The GCLS conference is a combination industry conference and reader/fan convention for the lesbian publishing industry. I’d been vaguely aware of the organization previously since it turned up in my background research when I was considering publishers for Daughter of Mystery. (I figured that producing award-winning books was a good criterion to consider when submitting and the “Goldies” are a Big Deal in lesbian fiction.) But it wasn’t an event I’d considered attending until I actually had a book out. This was a good choice because it’s the sort of event where I would have been lost and miserable without a “job” to keep me focused.

The parallels and contrasts with a science-fiction convention are interesting. GCLS is a bit more skewed towards industry professionals (as opposed to readers/fans) than a typical SF con and the logistics remind me more of business conferences in being designed to keep people socializing as a group (e.g., box lunches, single focal social events for evening programming). This set the conference fee more at worldcon levels in contrast with the size of the event being more like a small regional con (ca. 300 members).

Like SF fandom, GCLS perceives itself to be very open, friendly, and welcoming to newcomers; and like SF fandom it can very easily give the impression of being a collection of closed circles who all already know each other. (I think of this as the contrast between "we're like a family reunion" and "it's like attending someone else's family reunion.") Out of the 300 attendees, I had previously met 4 face-to-face (not counting my girlfriend, who joined me for the event): my publisher, a couple who live in the Bay Area and had come to one of my readings (in fact, who had recommended me to the bookstore that held the reading), and a woman for whom I’d done historic name consultations ages ago that I’d recently reconnected with (and discovered to my delight that the book I’d helped with is published now).

Programming was quite similar to sf cons: panel discussions of writing-related topics, readings, meet-the-author and signing sessions, keynote speeches, and an awards ceremony (at which I got to represent one of the absent award-winners, which was fun). But there didn't seem to be as much casual book/writing-related discussion outside of programming. I volunteered for programming and got included in one of the reading sessions. (Each author got a 5-minute slot, so sort of like the Broad Universe rapid-fire readings.)

Since I'd taken the option of selling my own books from my publisher's dealer’s table (rather than having the common bookseller carry them) I spent an hour or two each day behind the table and sold 6 copies (plus one strategic gift). That seems to be reasonably good sales for the event -- and at least twice that many people mentioned to me that they had already bought/read it. I’d included a chapbook of my previously-unpublished Alpennian short story “Three Nights at the Opera” in the freebie-bags and had hoped that would entice a few more interactions. (I think I only signed three or four.) But the chapbook was mostly intended to see if I could hook some new readers long-term. My genre niche isn’t particularly well populated in the lesbian fiction world and I’m having to be as creative in getting those readers to give me a try as I am getting traditional fantasy readers to look past the whole lesbian press thing.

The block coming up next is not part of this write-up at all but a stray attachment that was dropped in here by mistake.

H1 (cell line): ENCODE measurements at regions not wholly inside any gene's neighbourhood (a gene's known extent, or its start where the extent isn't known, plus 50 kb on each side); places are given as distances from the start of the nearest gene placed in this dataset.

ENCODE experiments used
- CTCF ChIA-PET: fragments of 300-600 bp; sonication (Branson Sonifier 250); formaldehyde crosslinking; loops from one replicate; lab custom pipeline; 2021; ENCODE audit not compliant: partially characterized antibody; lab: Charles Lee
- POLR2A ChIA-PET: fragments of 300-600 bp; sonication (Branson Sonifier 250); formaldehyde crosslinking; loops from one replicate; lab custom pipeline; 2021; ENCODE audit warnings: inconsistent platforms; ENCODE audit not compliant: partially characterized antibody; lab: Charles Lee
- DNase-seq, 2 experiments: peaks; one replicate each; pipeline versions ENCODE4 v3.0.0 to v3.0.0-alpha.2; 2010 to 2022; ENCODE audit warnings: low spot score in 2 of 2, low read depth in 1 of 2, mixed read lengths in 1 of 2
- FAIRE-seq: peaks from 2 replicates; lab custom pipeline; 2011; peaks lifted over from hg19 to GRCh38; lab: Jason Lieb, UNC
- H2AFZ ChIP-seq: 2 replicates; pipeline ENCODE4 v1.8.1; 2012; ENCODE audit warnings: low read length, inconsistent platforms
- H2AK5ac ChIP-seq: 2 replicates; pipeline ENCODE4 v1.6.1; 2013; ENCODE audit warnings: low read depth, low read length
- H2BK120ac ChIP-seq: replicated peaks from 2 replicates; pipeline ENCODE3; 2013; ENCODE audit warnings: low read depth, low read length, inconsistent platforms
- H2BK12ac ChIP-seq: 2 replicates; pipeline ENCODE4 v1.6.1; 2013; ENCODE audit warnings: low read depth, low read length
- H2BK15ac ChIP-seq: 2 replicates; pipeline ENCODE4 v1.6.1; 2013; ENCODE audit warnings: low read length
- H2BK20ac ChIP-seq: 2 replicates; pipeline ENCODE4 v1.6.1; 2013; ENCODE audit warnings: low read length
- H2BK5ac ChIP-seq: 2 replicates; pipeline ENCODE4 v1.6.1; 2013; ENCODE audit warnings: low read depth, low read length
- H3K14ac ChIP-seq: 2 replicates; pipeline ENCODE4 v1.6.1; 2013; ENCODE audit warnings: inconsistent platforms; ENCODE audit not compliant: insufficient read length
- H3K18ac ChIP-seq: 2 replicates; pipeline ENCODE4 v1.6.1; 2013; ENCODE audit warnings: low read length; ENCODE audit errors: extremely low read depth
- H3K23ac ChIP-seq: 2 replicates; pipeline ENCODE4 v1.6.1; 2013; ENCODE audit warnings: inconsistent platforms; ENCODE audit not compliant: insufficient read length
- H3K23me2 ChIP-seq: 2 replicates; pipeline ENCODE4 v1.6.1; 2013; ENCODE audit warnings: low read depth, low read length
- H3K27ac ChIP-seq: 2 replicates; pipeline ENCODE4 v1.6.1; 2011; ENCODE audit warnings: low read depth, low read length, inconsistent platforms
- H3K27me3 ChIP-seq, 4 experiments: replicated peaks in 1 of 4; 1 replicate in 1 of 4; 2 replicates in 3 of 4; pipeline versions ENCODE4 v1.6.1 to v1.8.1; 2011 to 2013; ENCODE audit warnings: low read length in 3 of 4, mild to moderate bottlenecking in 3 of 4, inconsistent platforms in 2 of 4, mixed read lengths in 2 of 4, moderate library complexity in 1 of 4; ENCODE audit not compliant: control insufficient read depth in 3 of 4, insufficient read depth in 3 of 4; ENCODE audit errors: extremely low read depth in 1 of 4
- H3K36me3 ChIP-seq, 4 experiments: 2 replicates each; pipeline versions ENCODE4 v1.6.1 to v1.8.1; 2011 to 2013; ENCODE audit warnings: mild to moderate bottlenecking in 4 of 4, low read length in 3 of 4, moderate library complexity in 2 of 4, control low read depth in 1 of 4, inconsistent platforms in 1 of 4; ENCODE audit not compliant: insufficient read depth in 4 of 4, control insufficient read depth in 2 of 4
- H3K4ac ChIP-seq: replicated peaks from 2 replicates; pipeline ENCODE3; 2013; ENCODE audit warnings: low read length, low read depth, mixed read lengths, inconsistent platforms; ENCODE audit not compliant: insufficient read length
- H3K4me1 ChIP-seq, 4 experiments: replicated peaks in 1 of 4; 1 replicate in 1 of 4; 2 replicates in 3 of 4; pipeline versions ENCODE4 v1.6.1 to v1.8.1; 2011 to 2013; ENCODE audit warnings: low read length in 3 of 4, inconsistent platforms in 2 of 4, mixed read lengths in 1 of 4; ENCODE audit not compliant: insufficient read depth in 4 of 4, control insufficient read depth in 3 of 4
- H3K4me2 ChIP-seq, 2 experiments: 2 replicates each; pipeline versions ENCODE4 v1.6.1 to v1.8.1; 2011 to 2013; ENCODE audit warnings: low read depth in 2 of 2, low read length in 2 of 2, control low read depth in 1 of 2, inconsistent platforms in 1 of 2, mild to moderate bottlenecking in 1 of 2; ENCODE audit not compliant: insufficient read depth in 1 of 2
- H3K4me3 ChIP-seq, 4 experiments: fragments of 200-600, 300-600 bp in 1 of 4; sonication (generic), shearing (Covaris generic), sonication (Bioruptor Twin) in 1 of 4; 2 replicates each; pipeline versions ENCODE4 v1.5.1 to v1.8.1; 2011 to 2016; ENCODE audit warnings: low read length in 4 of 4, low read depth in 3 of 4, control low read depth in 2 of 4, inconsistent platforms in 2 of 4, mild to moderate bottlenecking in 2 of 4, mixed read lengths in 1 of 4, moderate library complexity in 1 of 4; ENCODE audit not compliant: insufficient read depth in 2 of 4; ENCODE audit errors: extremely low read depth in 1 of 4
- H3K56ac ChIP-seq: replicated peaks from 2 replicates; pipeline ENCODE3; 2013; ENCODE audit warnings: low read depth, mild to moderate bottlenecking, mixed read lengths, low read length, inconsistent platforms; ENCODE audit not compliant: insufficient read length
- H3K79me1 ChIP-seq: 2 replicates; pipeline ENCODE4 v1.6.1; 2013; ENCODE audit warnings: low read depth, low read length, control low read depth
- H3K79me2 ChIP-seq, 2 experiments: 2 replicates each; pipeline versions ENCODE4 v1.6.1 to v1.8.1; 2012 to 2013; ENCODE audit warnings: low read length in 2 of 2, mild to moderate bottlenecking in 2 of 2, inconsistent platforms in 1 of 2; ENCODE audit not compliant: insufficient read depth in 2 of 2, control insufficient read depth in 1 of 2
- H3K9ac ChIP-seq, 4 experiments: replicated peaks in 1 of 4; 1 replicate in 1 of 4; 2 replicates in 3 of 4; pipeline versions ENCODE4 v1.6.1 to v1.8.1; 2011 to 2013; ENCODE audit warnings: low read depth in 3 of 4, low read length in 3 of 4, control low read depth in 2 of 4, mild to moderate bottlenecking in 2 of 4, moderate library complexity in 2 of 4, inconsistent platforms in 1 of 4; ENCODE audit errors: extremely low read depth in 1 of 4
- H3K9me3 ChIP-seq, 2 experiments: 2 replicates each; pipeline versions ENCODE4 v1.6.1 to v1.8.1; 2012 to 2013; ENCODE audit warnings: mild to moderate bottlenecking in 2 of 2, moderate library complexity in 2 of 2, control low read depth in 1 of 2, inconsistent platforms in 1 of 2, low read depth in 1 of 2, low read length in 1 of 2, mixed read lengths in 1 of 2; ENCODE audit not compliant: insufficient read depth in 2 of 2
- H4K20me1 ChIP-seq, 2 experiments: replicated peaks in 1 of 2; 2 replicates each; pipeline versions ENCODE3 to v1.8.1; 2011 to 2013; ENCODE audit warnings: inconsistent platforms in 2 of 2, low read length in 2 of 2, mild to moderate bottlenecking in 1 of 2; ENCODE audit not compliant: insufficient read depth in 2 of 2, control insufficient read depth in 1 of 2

It was great to meet some of my fellow Bella Books authors, as well as meeting my editor, Katherine V. Forrest, in person for the first time. (Though I didn’t manage more than a bare introduction -- she was a bit too busy to actually have time to chat.) I had a very productive business discussion with Bella’s aquisitions editor Karin Kallmaker covering various topics that were a bit complex to discuss in e-mail. And my fan-girl highlight of the event was -- by pure chance -- being seated next to Ann Bannon at the mass autographing session and having a chance to chat long enought that I got up my courage to ask if she’d accept a copy of Daughter of Mystery as a gift. (She did.) Don’t know if she’ll read it, but I can always dream that she’ll say nice things about it to other people.

I didn’t go to GCLS with the expectation of making new friends -- I know myself better than that. I’ve fit faces to a number of the names I’ve been seeing on social media and book covers, and next year there will be a larger number of people where I’ll be starting from “have met in person previously.” I had three lovely dinner conversations: two with people I’d met before the conference and one the very first evening (before Lauri arrived) when it seemed all my efforts to avoid dining alone were going to fail and I’d gotten as far as ordering dinner before being invited to join another table. The final brunch on Sunday also turned up a delightful conversation, including a couple from Australia who’d been road-tripping for a while before the conference.

Casual socializing, though, was not a high point in general. Providing box lunches to eat in the main social/vendors space should have been a useful social lubricant, but it was a nut I couldn’t crack. Standing there with lunchbox in hand and scanning the room hopefully for open seats failed to procure any invitations to join existing groups. Outside of meals, interactions with people mostly happened when I was sitting behind the dealer’s table and could put on my Salesperson Mask and accost shoppers. Without that context, most people didn’t seem interested in talking to people they didn’t already know.

GCLS 2015 in New Orleans is already on my calendar and I have hopes of being able to contribute more substantially to the programming (as well as hopes of doing the nail-biting at the awards ceremony for my own book and not just by proxy).